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New Technique to Extract Gold From Old Electronics Could Make a Fortune, Scientists Say

Waste to Gold

A team of researchers at ETH Zurich in Switzerland has made a discovery that they say could turn recycling e-waste into a literal goldmine.

The researchers devised a novel way to extract precious metal from electronic waste, a sustainable method that is based on a byproduct from the food industry.

And it's pretty lucrative as well. For each dollar spent, the team suggests you could make $50 worth of gold.

Best of all, they say, it's an incredibly environmentally friendly process. The team found that protein fibril sponges, made from protein-rich byproducts from cheesemaking, can be used to extract the gold from discarded e-waste.

"The fact I love the most is that we’re using a food industry byproduct to obtain gold from electronic waste," said coauthor and ETH Zurich professor Raffaele Mezzenga in a statement. "You can’t get much more sustainable than that!"

Gold Thumb

As detailed in a new paper published in the journal Advanced Materials, the team was able to recover a 450-milligram nugget of 22-carat gold from just 20 old computer motherboards.

To do it, the team denatured whey proteins under acidic conditions and high temperatures to create a slurry of protein nanofibrils. They then dried this gel to create a sponge.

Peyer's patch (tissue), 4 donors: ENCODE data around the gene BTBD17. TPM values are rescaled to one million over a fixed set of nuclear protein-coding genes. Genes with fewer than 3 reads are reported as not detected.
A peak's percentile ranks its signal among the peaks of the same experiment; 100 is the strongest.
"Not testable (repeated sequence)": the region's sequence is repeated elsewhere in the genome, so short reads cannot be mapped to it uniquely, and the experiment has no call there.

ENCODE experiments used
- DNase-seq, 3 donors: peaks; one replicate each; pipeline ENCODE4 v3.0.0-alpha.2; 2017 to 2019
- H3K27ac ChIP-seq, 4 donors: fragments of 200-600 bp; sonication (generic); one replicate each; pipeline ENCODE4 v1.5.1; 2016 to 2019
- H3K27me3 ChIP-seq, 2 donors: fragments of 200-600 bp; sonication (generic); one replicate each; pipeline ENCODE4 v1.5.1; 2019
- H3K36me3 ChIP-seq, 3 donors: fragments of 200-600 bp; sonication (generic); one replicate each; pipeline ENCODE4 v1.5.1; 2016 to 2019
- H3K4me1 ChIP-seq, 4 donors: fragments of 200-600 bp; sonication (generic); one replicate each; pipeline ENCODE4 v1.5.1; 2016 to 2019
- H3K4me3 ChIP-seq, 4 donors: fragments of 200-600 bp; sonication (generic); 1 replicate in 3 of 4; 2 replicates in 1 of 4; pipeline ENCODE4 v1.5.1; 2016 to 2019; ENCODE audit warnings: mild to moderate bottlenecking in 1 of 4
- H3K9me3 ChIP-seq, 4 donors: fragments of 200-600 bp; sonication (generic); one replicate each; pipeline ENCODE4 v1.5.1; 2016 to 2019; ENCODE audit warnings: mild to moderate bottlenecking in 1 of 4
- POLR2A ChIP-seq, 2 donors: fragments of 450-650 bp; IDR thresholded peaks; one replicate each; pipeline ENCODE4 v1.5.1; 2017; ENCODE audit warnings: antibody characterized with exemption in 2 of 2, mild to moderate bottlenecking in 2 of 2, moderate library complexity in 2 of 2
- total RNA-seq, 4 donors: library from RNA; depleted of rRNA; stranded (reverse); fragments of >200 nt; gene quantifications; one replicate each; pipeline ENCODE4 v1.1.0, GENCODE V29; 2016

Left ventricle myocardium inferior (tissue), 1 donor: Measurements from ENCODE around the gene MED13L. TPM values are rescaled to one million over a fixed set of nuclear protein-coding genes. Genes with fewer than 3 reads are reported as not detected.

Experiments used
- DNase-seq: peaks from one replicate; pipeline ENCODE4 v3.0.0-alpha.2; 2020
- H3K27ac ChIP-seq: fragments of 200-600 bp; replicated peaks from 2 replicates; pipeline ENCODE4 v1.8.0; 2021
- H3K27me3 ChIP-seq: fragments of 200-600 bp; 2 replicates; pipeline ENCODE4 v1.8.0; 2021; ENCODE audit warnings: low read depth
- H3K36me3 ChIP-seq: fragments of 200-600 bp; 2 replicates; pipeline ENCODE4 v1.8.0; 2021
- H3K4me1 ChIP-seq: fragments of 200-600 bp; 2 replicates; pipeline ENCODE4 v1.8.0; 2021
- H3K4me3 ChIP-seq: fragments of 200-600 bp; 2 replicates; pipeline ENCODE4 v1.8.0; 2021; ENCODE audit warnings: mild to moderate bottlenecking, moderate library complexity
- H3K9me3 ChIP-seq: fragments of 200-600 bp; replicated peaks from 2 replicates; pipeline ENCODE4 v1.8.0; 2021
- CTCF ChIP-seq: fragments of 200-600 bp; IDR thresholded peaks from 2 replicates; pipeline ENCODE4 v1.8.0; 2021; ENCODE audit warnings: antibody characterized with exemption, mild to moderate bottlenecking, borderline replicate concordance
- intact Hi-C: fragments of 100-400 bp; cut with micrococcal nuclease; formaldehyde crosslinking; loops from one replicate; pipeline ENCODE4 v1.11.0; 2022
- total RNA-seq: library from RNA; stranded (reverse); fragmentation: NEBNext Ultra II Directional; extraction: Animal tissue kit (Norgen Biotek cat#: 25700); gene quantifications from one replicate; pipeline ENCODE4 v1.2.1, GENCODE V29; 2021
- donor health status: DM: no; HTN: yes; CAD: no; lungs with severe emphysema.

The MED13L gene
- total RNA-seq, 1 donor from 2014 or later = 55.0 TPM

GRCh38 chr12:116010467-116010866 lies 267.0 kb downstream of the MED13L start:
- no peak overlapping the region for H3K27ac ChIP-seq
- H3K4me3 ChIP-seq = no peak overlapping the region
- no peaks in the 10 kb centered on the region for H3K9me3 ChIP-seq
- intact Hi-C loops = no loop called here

After dissolving the metal parts of the 20 motherboards and ionizing them in a bath, they placed the sponge in the solution to attract the gold ions.

By heating their sponge, the team reduced the collected ions into flakes, and eventually melted them into a tiny gold nugget.

This 450-milligram nugget was 91 percent gold and nine percent copper. At current rates per ounce, that's roughly $33 of gold.

According to the team, the energy costs present a mere 50th of the value of the gold that can be recovered, making it an incredibly profitable process if scaled up.

Now, the researchers are looking for ways to market their idea, and for other protein-rich byproducts that could be transformed into sponges.

According to the World Health Organization, e-waste is the fastest-growing solid waste stream in the world, with millions of electrical devices being discarded and thrown away. Without being recycled properly, this waste is not only incredibly harmful to the environment, but it can also be toxic to humans.

In short, incentivizing the recycling of e-waste can only be a good thing.

More on e-waste: Scientists Say Recycling Has Backfired Spectacularly